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Robbie Fulks

Although he made his debut with 1996's Country Love Songs, Chicago singer-songwriter Robbie Fulks really established his persona with a track from his 1997 record South Mouth: "Fuck This Town" was a kiss-off to Nashville after Fulks' bad experiences working for a music-publishing company in the post-Garth Brooks gold rush. The song perfectly represented the anti-establishment resolve of the then-burgeoning alt-country scene, and it became the definitive Fulks statement—to his dismay.

A serious, unironic student of country-music history, Fulks rebelled against that limiting precedent, beginning with his 1998 major-label debut Let's Kill Saturday Night, where he all but abandoned his silly side and his earlier work's straight-up twang in favor of slick, poppy songs. The record never took off, and in 2000, Fulks returned to Bloodshot with The Very Best Of Robbie Fulks. Fans confused by Saturday Night's slick veneer took comfort in the familiar levity of "Roots Rock Weirdoes" and "White Man's Bourbon." But that Fulks disappeared again with 2001's Couples In Trouble. The self-released, self-financed record veered into noisy experimentalism, with Fulks pushing country's boundaries and receiving critical acclaim in the process. That year, he also released 13 Hillbilly Giants, an album of little-known country covers.

Fulks takes another left turn on his new album, Georgia Hard, released this month on Yep Roc Records. Neither traditional nor boundary-pushing per se, it explores the smooth-sounding country music of the '70s and early '80s. But it also has its share of vintage Robbie Fulks: "Countrier Than Thou" is another uptempo kiss-off track, this time directed at country traditionalists and hipsters, and "I'm Gonna Take You Home (And Make You Like Me)" is a comic duet with Fulks' wife, Donna. Before the release of Georgia Hard, Fulks spoke with The A.V. Club about adultery, his musical restlessness, and the intractable appeal of "Fuck This Town."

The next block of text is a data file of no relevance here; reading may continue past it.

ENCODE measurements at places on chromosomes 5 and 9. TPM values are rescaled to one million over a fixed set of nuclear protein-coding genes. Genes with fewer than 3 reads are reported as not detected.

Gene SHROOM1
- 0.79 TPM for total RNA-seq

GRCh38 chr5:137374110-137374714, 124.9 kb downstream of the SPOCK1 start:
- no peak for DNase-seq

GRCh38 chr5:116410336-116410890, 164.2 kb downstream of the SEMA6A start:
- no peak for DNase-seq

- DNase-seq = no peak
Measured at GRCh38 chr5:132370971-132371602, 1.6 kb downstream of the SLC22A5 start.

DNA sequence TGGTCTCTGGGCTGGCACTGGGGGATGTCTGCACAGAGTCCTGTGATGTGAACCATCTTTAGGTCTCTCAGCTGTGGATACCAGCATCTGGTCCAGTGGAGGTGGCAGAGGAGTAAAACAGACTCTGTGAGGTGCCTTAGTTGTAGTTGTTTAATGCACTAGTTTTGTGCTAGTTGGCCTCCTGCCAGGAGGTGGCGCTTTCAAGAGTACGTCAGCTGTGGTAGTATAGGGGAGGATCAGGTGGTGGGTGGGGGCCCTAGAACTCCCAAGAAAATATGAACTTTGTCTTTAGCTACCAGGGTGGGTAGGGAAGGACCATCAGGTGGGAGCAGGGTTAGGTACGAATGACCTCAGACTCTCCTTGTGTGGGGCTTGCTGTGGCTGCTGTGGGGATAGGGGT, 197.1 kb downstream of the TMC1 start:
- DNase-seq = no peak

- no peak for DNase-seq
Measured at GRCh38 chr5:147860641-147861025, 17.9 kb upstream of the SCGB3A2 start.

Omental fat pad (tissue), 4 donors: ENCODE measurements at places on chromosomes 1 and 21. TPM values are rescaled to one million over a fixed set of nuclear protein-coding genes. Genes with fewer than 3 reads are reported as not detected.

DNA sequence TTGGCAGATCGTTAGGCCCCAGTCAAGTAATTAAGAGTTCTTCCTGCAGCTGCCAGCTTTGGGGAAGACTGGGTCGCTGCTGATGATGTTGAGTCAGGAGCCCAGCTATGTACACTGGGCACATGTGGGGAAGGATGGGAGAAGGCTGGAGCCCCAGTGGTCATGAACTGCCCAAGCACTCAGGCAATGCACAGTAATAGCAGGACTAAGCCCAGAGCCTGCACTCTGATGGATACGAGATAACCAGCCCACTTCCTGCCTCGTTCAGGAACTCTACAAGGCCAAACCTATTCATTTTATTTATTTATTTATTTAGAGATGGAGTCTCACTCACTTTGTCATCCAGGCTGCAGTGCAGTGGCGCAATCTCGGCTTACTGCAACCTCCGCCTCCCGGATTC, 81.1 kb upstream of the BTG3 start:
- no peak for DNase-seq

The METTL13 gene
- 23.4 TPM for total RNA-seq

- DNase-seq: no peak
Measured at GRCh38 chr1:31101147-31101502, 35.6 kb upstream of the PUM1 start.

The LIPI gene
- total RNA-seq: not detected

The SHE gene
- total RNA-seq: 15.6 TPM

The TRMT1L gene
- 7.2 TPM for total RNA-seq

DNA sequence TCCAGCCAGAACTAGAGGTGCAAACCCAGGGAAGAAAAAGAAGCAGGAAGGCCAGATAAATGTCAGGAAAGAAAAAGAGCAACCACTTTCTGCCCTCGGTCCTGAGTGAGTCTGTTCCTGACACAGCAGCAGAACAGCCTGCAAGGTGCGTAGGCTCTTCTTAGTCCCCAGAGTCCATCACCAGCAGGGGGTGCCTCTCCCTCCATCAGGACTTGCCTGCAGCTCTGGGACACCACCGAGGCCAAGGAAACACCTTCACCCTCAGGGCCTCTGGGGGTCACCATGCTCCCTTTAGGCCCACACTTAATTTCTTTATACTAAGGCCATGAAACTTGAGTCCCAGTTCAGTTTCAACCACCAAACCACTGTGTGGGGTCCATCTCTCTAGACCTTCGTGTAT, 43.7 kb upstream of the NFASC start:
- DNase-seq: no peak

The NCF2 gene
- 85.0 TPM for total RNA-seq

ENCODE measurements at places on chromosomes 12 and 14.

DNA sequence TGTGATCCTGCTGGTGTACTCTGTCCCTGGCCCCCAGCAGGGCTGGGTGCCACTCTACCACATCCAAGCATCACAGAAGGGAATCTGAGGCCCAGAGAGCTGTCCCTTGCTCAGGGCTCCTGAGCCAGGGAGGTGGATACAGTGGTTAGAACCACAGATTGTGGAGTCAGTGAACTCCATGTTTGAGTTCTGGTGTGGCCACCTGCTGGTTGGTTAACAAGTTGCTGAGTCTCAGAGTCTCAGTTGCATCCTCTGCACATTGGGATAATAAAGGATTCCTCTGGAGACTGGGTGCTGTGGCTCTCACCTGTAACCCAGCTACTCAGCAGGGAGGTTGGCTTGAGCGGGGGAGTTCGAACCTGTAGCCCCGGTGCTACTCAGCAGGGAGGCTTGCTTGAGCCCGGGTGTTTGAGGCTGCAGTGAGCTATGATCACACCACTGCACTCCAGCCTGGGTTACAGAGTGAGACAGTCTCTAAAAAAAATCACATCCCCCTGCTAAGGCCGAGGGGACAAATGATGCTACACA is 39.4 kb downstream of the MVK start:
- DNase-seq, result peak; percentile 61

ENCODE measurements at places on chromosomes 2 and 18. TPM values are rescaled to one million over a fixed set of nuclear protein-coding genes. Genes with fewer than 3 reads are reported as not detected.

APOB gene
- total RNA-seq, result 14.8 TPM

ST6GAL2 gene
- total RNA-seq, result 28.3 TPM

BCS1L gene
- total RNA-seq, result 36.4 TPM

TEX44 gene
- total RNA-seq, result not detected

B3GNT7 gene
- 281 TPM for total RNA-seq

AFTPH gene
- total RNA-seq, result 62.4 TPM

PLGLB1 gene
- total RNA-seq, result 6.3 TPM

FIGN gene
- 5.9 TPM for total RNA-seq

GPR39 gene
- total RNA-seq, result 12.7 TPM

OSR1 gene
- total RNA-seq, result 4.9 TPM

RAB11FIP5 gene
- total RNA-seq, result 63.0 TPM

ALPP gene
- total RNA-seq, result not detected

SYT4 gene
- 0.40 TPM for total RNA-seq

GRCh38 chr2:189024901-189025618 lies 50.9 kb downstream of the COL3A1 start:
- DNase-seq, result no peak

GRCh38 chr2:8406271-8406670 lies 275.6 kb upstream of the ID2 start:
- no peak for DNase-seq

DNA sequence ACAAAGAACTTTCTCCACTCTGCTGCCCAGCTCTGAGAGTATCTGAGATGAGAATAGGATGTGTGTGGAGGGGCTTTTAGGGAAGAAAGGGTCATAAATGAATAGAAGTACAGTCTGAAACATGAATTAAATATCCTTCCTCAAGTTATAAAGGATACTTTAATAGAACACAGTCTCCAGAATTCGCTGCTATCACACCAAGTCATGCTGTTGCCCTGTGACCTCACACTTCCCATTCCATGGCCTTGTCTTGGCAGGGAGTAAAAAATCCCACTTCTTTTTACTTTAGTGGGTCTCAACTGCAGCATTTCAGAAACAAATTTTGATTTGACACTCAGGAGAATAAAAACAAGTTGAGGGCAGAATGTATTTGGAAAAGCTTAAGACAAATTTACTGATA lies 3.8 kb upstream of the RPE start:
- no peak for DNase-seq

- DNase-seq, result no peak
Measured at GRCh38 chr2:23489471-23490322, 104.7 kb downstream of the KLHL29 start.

The Onion: What does the title Georgia Hard reference? You didn't live in Georgia, did you?

Robbie Fulks: No, it was named on the spur of the moment. It was called Reality Country, and then it was pointed out to me that that's a really stupid title–which I'm just sorry somebody hadn't pointed out to me sooner. It came up on my website; somebody mentioned that was a really dumb title. And I said to my wife, "Is that a dumb title?" She was like, "Oh yeah, everybody thinks it's a dumb title, but everybody's too scared to tell you." [Laughs.]

O: Both the title track and "Where There's A Road" have a strong autobiographical nature, which your previous records have lacked.

RF: Yeah, I really tried not to write that kind of song for all my life, and I don't know, I felt like giving myself license to do that the last couple of years. I guess at a certain point, you think, "Well, I'm old enough. Maybe I can give this a try and not come off sounding too pretentious or stupid."

O: Is that what's kept you from doing it in the past?

RF: I don't like the "wise" voice in songwriting. I don't like the voice of experience and wisdom that a lot of people go for–and it bugs me, that self-romanticizing "I've been everywhere, listen and learn from me" shtick. I've tried to avoid it, but in doing so, I've come up with plenty of slight songs about cars or Susanna Hoffs or whatever. So maybe that's a downside too.

O: The new one almost seems like a country concept record. The cover and some of the songs have an "old" feeling. Did you have a concept and a cohesive sound in mind?